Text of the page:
So this happens in geometry:
It relates back to dilations.
The big idea: similar triangles have proportional measures.
And then we see this:
And formulas like these:
Wait, did you see that? Down at the bottom with the big red arrow. It’s fine print but it looks like a proportion of some sort.
Notice and Wonder
Max at MathForum shares the awesome of the notice and wonder practice in a math classroom. This is what I was experiencing when I saw (a)(b)=(c)(d) and some occasional references to a proportional measure of . I was noticing the proportions and wondering about similar triangles, dilation and those proportional relationships.
So This was my first date with Geogebra. I was hooked, and I never looked back. Geogebra allowed me to visualize my intuition and confirm my conjecture. Eventually I came up with an applet.
It wasn’t enough to just show how flipping a triangle could reveal the proportional relationship with similar triangles. We need to also build those proportions using actual measures. I made it so that the user could drag text boxes that correlated to the needed measures from the circle.
Where’s the similarity?
But wait, are all the relationships the same then? Not exactly. I would guess that this is also why most texts/reference guides give 3 separate theorems. What each instance does have in common is there are two triangles, one similar to the other. We just need to find the reflection that reveals the proportional relationships.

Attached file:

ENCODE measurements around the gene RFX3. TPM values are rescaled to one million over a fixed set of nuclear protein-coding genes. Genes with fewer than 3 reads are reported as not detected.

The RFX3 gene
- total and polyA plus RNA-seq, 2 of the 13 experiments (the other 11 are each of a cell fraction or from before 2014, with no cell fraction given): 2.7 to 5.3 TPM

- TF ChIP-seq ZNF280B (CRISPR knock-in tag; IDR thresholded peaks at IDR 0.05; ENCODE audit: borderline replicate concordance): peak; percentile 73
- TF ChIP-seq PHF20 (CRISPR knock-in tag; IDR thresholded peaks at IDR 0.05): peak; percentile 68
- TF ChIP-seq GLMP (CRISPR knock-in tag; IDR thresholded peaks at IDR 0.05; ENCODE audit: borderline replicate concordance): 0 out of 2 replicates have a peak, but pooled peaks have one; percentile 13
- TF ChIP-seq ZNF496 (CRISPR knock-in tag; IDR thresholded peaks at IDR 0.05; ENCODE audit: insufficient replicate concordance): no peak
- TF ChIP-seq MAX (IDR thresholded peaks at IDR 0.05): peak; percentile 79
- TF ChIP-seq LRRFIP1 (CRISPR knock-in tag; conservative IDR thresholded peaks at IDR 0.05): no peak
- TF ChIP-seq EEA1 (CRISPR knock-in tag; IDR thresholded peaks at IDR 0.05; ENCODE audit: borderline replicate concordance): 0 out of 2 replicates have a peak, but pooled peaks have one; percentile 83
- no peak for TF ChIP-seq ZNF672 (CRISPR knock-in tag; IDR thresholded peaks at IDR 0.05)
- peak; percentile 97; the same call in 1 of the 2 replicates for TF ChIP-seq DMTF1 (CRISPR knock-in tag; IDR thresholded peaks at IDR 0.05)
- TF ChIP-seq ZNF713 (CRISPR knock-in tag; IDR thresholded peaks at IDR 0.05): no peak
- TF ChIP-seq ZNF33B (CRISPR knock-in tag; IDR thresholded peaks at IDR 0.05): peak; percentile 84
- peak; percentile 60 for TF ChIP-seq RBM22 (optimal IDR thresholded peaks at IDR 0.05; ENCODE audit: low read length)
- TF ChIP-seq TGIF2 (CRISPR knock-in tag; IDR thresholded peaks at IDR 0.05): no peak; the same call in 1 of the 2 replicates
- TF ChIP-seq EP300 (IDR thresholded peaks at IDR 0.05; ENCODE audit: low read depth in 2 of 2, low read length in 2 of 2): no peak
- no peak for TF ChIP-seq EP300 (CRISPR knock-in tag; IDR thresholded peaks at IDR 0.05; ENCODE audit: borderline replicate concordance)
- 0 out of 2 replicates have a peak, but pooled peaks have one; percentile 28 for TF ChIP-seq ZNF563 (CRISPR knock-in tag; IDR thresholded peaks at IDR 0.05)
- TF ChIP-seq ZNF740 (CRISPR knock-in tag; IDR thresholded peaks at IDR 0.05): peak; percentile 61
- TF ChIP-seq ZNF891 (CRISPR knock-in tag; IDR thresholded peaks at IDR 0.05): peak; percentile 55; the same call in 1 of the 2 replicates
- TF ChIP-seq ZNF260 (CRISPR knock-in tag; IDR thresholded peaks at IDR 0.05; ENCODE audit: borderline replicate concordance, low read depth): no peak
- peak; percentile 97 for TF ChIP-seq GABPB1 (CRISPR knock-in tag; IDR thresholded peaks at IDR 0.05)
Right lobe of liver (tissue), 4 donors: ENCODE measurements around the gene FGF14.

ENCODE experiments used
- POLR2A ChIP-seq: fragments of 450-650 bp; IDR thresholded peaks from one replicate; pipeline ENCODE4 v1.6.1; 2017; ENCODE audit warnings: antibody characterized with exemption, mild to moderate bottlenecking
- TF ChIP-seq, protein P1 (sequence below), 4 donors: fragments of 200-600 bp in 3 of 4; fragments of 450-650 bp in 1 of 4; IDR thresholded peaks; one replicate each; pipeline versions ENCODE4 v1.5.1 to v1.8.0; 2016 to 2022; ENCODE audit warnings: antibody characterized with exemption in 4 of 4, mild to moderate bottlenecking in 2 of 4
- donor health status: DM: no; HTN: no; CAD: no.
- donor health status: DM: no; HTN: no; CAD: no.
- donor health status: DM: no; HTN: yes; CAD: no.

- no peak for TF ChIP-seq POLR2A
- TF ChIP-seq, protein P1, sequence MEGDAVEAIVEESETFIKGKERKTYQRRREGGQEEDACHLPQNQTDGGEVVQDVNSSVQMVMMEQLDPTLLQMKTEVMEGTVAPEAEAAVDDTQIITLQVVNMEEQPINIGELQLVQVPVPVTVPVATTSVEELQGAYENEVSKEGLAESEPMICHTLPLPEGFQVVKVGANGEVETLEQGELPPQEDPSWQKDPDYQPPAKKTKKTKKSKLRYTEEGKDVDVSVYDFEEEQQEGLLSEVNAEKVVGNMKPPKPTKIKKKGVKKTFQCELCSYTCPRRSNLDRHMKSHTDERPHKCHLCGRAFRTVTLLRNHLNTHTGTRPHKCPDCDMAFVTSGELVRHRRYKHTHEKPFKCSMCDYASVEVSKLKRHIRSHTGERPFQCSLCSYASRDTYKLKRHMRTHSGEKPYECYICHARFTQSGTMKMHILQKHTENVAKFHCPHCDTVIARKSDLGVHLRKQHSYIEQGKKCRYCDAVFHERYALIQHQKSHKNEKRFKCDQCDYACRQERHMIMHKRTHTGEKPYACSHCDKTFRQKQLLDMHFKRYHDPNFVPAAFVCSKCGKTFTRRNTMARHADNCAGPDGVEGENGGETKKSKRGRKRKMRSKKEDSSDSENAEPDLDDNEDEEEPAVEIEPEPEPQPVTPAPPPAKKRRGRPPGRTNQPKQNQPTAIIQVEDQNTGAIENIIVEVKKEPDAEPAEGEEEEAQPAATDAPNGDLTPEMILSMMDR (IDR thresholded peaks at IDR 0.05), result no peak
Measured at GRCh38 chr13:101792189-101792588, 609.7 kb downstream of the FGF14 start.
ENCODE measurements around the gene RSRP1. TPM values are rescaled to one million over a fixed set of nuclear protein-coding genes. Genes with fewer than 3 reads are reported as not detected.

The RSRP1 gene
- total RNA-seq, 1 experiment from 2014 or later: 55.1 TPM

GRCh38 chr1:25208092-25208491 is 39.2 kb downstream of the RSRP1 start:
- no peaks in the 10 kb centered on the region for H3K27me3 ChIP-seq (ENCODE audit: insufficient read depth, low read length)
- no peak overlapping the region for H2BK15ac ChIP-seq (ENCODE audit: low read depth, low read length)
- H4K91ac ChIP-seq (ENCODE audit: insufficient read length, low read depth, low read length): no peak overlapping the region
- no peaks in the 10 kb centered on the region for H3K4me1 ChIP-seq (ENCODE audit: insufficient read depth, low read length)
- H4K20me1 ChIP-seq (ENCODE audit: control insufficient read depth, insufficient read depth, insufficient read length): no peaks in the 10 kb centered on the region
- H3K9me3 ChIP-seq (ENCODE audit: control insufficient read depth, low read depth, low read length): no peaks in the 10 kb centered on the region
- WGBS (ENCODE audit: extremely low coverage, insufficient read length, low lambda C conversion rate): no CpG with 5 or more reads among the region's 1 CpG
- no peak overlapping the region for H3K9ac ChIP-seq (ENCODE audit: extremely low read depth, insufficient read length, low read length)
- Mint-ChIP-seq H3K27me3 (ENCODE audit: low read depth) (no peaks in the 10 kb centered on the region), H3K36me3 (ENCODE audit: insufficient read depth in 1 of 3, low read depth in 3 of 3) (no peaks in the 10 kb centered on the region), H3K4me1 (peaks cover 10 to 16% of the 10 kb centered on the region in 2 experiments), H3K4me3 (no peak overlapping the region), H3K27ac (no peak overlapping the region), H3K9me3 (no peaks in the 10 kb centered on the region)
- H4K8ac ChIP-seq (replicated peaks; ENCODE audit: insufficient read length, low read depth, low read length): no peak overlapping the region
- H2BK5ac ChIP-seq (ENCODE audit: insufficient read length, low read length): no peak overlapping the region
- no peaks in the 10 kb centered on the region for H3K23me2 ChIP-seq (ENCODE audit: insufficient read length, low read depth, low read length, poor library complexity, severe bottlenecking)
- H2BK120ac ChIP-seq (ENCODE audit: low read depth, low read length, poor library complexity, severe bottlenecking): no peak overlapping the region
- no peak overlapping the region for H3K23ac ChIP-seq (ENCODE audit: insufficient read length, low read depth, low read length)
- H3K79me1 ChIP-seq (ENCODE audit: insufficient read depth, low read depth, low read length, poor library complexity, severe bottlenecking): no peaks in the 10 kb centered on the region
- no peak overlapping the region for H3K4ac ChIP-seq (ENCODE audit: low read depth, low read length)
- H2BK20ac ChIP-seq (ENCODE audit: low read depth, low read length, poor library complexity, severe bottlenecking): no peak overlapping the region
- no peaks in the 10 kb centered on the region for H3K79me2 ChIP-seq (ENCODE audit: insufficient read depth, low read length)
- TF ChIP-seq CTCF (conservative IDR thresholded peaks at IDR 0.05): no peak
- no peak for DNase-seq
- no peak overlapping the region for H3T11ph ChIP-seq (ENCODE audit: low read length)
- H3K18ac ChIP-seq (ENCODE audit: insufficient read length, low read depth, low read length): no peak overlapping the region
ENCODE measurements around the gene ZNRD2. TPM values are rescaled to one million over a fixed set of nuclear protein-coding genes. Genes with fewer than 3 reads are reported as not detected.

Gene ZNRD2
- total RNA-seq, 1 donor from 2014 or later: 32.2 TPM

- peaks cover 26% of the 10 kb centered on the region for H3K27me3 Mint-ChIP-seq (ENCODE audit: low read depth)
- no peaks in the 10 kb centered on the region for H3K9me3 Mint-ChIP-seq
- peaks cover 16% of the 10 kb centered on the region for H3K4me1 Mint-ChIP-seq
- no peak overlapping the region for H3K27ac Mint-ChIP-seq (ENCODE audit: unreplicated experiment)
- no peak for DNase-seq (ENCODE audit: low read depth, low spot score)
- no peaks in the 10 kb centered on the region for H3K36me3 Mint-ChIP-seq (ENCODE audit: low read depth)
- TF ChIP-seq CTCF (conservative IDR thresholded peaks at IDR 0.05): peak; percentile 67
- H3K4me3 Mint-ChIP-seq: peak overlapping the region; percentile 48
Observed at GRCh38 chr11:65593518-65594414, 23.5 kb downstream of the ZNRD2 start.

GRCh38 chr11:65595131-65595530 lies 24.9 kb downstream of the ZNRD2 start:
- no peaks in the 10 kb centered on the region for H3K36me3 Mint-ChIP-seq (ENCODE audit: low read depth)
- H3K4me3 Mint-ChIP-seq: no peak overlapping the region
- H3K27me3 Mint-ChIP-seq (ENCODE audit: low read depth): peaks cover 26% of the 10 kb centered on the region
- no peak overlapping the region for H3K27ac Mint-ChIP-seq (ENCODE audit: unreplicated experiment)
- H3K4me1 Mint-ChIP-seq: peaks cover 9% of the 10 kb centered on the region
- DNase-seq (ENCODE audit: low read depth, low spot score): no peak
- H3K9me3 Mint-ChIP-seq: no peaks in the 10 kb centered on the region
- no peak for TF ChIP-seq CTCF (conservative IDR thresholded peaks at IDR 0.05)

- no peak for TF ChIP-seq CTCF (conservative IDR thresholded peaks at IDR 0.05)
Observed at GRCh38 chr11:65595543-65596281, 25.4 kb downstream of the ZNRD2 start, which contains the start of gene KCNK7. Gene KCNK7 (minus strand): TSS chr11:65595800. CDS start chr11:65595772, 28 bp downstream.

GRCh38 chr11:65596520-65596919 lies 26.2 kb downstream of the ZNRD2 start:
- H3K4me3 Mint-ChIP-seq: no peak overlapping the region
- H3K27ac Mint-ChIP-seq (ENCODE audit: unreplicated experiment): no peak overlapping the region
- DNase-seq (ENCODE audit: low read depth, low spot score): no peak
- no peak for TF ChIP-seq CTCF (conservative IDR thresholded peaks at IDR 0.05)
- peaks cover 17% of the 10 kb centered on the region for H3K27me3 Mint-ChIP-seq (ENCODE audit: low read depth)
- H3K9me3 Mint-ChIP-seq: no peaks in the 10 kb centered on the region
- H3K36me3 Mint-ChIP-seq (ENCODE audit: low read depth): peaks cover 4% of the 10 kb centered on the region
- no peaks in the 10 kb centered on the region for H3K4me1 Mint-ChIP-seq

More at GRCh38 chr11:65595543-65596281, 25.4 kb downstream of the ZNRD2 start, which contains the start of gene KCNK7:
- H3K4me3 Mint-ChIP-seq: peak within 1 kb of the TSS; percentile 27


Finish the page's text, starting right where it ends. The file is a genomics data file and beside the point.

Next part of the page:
I can imagine others thinking right now, “That’s cool and all, but I don’t have tech for each of my students,” or “I’m not really a techie person.”
So use paper. (Patty paper works great). Or transparent stuff like sheet protectors.
Let’s be real. This is great for conceptual understanding and visualizing the underlying relationships, but we need to practice. And practice often works hand in hand with paper. So we work with this concept for a half, maybe 3/4 of a period in the applets and then we practice fluency. I actually go back to something like the Kutasoftware sheet from the beginning. The difference this time is that we color code the segments, redraw them as embedded similar triangles, and use proportions.
And not once did we need those similar, yet not so similar theorems for circle segments.